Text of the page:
Local real estate status – regional housing markets rise and fall. We bought our first house in Connecticut in the late 1980s as interest rates AND housing prices were rising. We moved 2 years later and were lucky to sell that house for what we had paid for it; friends who moved a year later were upside down on the mortgage because by then housing prices were dropping. That house was a burden to them for years until they finally sold at a loss. Before you buy, figure out what’s going on with the local real estate market so that you don’t end up buying at a high price and then taking a loss when you have to sell at a low price. Also, if you are in a seller’s market in your town, you might be priced out of the market right now and end up paying too much for your home.
Financial status – just because a lender says you qualify for a mortgage doesn’t mean that it is something you can afford. Only you know your spending habits and your earning power. When you rent and get into financial difficulty, you can always move to a cheaper place. When you own a place and owe a mortgage, you are stuck there and must meet the monthly payments or risk foreclosure.
Emotional Status – you don’t really like the area you’re currently living in even though everyone says you “should love it,” but you just don’t; you aren’t ready to be tied down; you don’t feel like dealing with maintenance, repair, decorating, yardwork, etc.; are not into paying real estate taxes if you are in an area that has high taxes; or a parent or sibling is not doing well and there is a chance you may need to move nearer to them to help them.
Parental Status – you’ve got three kids, so their needs factor in too. If you have them in public school and zoning in your town is changing, it might be good to rent so that you can be sure you’re living in the school district with schools best suited to their needs. If they are all wanting to go to college, you might want to move to a state that offers more help for in-state college students. Also, if you’re not married to the other parent and that person moves, you might want to be able to move to a place closer so the kids can easily spend time with both of you.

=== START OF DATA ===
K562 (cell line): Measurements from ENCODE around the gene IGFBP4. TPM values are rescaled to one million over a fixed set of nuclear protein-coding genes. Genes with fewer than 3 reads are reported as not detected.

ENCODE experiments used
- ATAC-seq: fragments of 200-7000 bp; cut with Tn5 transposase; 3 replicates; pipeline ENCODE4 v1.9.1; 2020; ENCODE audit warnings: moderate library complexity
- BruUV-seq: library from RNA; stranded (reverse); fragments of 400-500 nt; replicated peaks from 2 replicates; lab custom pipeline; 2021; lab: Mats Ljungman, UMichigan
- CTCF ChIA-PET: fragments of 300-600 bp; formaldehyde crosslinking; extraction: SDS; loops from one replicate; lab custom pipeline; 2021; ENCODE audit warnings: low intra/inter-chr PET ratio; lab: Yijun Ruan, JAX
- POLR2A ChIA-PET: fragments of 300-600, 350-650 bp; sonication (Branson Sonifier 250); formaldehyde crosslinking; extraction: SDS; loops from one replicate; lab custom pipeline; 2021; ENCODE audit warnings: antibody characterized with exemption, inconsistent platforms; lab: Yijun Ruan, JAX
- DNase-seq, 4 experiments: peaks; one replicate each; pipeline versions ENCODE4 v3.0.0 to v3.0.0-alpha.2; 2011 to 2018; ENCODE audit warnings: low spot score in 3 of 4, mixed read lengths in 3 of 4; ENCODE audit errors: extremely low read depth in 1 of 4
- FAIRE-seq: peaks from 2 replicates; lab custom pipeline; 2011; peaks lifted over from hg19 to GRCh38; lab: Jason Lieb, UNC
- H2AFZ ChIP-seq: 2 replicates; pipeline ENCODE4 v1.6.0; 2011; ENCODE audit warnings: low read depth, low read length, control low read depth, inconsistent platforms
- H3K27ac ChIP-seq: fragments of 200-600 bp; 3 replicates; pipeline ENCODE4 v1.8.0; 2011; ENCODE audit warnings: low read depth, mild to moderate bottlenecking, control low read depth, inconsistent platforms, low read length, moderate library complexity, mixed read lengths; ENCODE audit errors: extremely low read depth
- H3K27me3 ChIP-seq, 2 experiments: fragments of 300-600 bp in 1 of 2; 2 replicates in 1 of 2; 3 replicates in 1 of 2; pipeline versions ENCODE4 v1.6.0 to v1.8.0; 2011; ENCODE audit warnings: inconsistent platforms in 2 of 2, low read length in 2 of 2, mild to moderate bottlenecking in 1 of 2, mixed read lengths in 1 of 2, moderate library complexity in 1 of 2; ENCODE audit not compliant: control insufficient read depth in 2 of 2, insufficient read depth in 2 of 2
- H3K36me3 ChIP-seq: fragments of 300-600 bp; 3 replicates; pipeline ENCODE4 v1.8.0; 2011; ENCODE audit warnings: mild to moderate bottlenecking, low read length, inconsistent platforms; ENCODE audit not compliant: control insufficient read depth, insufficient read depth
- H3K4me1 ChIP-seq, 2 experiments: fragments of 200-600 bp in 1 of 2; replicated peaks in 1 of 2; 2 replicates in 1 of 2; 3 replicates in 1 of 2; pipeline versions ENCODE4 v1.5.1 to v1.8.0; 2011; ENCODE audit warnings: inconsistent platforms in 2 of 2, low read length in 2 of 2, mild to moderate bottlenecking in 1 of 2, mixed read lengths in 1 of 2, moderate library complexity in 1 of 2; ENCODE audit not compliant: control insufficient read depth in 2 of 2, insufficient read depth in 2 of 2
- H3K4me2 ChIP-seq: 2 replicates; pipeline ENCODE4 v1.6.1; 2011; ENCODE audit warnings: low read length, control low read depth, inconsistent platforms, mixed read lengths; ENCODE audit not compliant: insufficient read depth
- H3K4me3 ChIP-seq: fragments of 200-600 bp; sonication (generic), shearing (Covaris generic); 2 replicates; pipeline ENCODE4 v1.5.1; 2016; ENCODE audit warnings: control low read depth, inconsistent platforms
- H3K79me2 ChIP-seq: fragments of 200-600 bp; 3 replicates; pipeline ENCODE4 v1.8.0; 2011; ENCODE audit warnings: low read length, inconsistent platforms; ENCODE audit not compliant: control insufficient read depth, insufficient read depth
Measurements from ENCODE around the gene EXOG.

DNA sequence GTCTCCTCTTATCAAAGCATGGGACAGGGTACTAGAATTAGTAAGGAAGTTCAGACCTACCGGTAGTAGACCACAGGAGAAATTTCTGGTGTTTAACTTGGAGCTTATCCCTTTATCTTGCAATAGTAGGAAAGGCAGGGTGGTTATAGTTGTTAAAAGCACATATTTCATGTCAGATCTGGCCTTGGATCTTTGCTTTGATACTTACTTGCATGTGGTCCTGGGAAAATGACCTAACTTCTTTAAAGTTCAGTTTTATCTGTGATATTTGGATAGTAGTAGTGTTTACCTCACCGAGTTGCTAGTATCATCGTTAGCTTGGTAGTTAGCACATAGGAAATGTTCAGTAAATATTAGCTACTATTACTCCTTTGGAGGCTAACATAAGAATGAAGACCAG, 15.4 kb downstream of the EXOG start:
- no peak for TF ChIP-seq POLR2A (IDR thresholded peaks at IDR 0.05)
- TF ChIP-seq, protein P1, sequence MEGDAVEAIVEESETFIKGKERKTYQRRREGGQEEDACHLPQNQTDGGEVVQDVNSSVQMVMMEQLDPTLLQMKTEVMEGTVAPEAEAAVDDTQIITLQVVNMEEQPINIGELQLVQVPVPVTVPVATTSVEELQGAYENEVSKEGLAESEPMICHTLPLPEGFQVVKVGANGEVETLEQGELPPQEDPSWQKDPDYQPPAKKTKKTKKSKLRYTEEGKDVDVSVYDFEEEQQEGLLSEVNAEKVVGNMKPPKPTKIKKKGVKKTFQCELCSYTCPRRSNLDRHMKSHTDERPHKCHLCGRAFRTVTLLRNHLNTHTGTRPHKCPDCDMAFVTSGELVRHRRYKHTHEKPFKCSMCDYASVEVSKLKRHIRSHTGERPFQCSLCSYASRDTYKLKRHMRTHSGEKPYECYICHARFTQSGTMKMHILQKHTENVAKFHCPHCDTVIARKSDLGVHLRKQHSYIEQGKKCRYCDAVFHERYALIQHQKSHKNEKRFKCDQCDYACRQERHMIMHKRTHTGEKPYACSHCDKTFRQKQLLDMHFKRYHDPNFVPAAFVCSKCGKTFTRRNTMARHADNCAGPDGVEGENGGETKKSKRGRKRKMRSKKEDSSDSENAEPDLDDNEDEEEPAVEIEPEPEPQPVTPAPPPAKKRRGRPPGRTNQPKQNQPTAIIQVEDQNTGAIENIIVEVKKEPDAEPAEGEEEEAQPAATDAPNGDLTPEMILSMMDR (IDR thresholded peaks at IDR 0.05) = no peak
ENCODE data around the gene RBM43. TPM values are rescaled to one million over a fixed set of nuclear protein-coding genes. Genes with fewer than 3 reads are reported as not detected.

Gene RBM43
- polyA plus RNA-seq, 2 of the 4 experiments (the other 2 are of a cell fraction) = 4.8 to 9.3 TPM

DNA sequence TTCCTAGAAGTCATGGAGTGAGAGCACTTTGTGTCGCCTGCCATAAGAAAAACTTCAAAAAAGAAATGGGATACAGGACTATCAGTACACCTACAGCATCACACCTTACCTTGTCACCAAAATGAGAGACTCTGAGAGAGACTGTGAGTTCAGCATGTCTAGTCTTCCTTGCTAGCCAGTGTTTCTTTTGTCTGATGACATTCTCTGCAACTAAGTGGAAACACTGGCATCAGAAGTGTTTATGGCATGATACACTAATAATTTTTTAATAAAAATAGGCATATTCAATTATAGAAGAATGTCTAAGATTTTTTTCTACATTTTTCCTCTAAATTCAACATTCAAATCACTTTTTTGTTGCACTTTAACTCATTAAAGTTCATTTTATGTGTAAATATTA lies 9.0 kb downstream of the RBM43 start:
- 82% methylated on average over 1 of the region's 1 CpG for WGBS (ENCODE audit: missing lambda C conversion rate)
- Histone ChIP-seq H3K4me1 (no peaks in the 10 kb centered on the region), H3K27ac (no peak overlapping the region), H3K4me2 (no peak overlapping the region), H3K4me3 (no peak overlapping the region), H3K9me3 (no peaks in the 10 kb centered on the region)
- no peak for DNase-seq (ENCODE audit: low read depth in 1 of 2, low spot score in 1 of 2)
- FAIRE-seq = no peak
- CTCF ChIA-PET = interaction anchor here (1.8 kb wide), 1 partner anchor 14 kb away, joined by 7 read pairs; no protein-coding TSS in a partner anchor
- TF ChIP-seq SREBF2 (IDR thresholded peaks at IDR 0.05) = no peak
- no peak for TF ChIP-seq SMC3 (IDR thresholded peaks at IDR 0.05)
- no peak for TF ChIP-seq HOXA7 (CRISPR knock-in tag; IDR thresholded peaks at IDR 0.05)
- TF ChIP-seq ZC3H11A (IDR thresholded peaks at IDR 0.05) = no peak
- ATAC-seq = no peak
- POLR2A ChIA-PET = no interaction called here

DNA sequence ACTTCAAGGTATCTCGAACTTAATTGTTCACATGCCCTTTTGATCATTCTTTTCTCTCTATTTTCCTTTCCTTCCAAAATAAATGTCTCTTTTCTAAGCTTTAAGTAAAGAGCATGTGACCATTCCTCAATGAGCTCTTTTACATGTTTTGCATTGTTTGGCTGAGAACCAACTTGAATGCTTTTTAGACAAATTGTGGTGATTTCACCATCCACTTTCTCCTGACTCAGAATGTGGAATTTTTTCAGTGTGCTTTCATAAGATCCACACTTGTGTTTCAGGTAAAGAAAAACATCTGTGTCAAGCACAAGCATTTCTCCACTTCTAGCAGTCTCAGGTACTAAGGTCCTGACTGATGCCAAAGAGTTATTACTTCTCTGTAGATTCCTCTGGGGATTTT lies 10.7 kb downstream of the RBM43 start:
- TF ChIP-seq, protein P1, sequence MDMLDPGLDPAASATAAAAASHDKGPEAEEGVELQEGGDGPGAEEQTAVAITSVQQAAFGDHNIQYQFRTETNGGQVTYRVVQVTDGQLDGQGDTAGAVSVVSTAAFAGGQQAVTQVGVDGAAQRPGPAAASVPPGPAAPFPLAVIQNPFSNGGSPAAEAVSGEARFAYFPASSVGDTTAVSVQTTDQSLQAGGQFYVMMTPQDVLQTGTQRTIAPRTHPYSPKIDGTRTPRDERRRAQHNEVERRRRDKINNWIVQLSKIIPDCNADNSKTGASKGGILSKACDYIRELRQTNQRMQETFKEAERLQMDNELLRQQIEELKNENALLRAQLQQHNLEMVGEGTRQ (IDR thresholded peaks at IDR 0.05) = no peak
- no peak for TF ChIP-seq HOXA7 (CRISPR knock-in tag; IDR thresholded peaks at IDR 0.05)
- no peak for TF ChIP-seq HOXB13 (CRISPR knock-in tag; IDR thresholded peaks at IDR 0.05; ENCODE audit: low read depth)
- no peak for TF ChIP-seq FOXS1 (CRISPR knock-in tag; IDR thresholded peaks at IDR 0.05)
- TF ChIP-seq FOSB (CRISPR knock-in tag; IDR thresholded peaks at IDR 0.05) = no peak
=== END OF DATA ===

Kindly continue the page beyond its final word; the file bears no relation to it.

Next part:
There really is no “right” answer on whether to buy or rent, and it’s an important decision that you really have to think about. Buying a home is an action that’s easier to get into than to get out of – much like marriage or pet ownership or a short haircut. I wish you the best of luck and hope that you’ll write back to us with more questions!
Owning is better than renting over the long run because if fixes your housing costs. Unlike rent, your mortgage payment does not go up every year, and each passing year sees more of the mortgage being paid back to you in the form of increasing equity. However, not everyone is prepared to buy a home. It appears you have the funds for downpayment, so that is no problem. What we don't know is your income and credit standing. Given your age and the fact that you also need to also be saving aggressively for retirement (15-20% of income), I would encourage you to keep home purchase to what you can afford using a 15 year mortgage, with payment no more than about 20% of your income. (that said, if you are already paying more than this in rent, it might be ok to go up to 25%). Finding a CFP or financial coach to help with the decision might be a good investment.